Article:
Notable people that were born or lived in Slovenj Gradec include:
Slovenj Gradec is twinned with:
Charter of cultural cooperation was signed with Bardejov, Slovakia.
Since 1989, Slovenj Gradec was one of the most active and progressive cities within The International Association of Peace Messenger Cities, being a member of its executive board since 1997 and secretary-general of this organization in periods 2007–2010, 2010–2013, 2013–2016, and 2016–2019.
Maribor is the second-largest city in Slovenia and the largest city of the traditional region of Lower Styria. It is also the seat of the City Municipality of Maribor, the seat of the Drava statistical region and the Eastern Slovenia region. Maribor is also the economic, administrative, educational, and cultural centre of eastern Slovenia.
Rudolf Maister was a Slovene military officer, poet and political activist. The soldiers who fought under Maister's command in northern Slovenia became known as "Maister's fighters". Maister was also an accomplished poet and self-taught painter.
Carinthia, also Slovene Carinthia or Slovenian Carinthia, is a traditional region in northern Slovenia. The term refers to the small southeasternmost area of the former Duchy of Carinthia, which after World War I was allocated to the State of Slovenes, Croats and Serbs according to the 1919 Treaty of Saint-Germain. It has no distinct centre, but a local centre in each of the three central river valleys among the heavily forested mountains.
Slovenska Bistrica is a town south of Maribor in eastern Slovenia. It is the seat of the Municipality of Slovenska Bistrica, one of the largest municipalities in Slovenia. The area is part of the traditional region of Styria. The town is included in the Drava Statistical Region.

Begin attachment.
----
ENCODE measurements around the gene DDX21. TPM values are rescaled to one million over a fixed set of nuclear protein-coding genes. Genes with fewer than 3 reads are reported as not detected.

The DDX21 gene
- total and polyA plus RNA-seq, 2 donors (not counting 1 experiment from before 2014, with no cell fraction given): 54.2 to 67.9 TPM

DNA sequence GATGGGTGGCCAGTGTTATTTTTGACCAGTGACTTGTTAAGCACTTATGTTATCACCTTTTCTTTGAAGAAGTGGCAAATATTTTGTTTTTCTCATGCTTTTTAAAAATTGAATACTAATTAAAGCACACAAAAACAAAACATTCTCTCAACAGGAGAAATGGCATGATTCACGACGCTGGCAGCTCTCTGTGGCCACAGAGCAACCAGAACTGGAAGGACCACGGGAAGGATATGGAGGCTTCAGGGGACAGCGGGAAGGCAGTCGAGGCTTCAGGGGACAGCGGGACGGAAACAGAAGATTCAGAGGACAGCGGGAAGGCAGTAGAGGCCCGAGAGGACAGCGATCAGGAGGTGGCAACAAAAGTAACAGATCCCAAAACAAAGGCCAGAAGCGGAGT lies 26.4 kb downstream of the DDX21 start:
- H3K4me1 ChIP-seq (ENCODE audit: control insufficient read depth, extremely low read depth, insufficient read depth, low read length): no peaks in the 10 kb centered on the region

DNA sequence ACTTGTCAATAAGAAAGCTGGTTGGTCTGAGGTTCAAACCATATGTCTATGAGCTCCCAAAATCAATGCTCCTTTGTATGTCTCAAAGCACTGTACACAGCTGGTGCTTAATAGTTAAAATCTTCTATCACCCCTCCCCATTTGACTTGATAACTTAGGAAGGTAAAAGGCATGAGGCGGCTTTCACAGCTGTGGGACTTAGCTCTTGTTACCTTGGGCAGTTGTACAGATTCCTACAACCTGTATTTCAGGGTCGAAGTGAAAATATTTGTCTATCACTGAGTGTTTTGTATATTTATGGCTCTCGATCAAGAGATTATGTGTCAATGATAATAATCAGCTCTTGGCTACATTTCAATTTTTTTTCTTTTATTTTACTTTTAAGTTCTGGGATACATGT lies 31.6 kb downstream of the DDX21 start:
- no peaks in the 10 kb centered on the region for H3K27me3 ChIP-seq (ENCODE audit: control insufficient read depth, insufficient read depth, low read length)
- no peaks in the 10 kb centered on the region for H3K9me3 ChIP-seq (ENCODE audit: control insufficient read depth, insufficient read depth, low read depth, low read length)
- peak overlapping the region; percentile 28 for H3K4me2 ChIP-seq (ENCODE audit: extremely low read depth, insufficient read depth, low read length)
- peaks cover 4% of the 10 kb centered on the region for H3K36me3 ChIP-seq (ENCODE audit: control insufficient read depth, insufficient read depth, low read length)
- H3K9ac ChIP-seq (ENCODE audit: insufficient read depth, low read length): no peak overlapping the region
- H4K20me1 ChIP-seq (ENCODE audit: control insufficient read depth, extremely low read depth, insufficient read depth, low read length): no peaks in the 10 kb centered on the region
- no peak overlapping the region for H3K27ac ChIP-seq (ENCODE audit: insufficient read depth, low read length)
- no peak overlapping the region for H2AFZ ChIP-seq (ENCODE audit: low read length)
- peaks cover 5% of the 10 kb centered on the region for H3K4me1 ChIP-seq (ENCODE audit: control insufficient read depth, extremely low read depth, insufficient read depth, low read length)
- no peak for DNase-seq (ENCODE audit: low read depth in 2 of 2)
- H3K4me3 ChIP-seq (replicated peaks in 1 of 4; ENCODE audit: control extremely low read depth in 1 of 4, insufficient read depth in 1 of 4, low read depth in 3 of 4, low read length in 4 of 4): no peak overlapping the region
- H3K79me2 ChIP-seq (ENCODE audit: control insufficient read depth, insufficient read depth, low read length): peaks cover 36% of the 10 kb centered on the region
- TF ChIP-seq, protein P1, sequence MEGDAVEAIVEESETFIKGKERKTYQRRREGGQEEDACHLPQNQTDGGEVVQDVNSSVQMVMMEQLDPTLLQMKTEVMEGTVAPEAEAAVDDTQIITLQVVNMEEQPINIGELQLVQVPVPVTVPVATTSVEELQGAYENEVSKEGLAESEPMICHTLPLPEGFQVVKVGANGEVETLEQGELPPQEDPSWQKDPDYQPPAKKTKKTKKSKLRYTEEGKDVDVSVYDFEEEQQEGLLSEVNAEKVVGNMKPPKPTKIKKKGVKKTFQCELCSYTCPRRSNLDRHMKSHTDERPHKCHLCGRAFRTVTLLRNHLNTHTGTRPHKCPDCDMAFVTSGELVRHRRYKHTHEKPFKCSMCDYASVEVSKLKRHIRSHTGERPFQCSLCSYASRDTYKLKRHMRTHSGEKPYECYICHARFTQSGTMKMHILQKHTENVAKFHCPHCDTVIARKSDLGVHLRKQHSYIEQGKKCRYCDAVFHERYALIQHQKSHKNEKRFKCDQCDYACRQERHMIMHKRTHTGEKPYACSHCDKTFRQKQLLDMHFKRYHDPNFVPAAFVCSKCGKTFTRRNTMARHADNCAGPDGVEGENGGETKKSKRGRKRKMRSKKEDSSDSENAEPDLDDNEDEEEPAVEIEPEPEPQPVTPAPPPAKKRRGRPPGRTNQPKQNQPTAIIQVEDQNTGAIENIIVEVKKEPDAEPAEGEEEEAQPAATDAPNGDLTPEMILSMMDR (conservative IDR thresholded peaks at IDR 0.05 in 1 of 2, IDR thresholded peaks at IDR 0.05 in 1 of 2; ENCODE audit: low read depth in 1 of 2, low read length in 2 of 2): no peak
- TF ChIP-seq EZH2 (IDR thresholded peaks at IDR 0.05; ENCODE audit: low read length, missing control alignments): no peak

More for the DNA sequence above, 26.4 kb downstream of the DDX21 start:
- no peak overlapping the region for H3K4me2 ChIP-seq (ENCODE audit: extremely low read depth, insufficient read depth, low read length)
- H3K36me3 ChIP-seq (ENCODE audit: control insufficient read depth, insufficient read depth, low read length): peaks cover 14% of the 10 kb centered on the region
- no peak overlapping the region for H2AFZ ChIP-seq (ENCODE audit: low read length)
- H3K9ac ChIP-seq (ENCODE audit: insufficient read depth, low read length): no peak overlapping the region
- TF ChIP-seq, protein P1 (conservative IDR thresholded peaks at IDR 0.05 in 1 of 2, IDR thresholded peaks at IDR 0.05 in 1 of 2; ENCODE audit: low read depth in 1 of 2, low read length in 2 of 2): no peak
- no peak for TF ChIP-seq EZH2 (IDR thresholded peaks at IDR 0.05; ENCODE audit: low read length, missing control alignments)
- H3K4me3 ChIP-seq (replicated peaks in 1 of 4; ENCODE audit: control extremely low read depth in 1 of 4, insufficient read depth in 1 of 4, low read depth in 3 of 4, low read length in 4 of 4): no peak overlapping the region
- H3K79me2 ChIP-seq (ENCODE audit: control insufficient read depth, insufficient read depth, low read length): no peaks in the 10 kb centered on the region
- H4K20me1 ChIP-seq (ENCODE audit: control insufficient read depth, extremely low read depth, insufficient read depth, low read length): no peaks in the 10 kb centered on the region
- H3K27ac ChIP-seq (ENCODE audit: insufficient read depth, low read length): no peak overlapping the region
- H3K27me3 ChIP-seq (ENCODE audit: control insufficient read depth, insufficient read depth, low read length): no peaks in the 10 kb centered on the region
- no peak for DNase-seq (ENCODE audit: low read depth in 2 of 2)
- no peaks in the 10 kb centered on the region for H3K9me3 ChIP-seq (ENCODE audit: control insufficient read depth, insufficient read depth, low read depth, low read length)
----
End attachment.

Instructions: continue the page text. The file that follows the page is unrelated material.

Dravograd is a small town in northern Slovenia, close to the border with Austria. It is the seat of the Municipality of Dravograd. It lies on the Drava River at the confluence with the Meža and the Mislinja. It is part of the traditional Slovenian provinces of Carinthia and the larger Carinthia Statistical Region.
Styria, also Slovenian Styria or Lower Styria, is a traditional region in northeastern Slovenia, comprising the southern third of the former Duchy of Styria. The population of Styria in its historical boundaries amounts to around 705,000 inhabitants, or 34.5% of the population of Slovenia. The largest city is Maribor.
United Slovenia is the name of an unrealized political programme of the Slovene national movement, formulated during the Spring of Nations in 1848. The programme demanded (a) unification of all the Slovene-inhabited areas into one single kingdom under the rule of the Austrian Empire, (b) equal rights of the Slovene language in public, and (c) strongly opposed the planned integration of the Habsburg Monarchy with the German Confederation. The programme failed to meet its main objectives, but it remained the common political program of all currents within the Slovene national movement until World War I.
The Slovene lands or Slovenian lands is the historical denomination for the territories in Central and Southern Europe where people primarily spoke Slovene. The Slovene lands were part of the Illyrian provinces, the Austrian Empire and Austria-Hungary. They encompassed Carniola, southern part of Carinthia, southern part of Styria, Istria, Gorizia and Gradisca, Trieste, and Prekmurje. Their territory more or less corresponds to modern Slovenia and the adjacent territories in Italy, Austria, Hungary, and Croatia, where autochthonous Slovene minorities live. In the areas where present-day Slovenia borders to neighboring countries, they were never homogeneously ethnically Slovene.